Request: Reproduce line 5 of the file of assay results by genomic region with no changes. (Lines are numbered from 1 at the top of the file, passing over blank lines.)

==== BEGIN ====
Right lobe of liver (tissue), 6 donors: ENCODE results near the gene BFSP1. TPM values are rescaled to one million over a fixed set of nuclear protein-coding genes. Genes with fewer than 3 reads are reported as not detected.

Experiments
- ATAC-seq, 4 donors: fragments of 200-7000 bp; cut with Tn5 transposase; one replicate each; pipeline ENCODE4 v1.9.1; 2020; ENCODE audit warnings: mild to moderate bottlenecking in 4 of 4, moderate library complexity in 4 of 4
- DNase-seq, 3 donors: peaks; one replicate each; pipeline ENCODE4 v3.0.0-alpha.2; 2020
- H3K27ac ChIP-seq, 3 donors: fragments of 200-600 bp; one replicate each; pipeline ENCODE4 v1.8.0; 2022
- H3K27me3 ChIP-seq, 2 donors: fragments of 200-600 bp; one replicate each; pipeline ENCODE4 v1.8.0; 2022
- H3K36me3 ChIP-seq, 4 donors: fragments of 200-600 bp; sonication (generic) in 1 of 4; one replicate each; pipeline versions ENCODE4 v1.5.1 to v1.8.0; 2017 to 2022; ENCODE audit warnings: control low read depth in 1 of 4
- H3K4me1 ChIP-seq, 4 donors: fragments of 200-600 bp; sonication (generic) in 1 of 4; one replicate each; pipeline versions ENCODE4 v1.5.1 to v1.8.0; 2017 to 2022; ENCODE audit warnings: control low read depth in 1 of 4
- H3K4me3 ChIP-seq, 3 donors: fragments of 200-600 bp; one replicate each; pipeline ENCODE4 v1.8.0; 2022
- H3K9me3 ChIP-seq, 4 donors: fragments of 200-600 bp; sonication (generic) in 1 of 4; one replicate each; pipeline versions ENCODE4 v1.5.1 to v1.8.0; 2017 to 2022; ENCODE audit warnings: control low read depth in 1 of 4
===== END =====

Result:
- H3K27ac ChIP-seq, 3 donors: fragments of 200-600 bp; one replicate each; pipeline ENCODE4 v1.8.0; 2022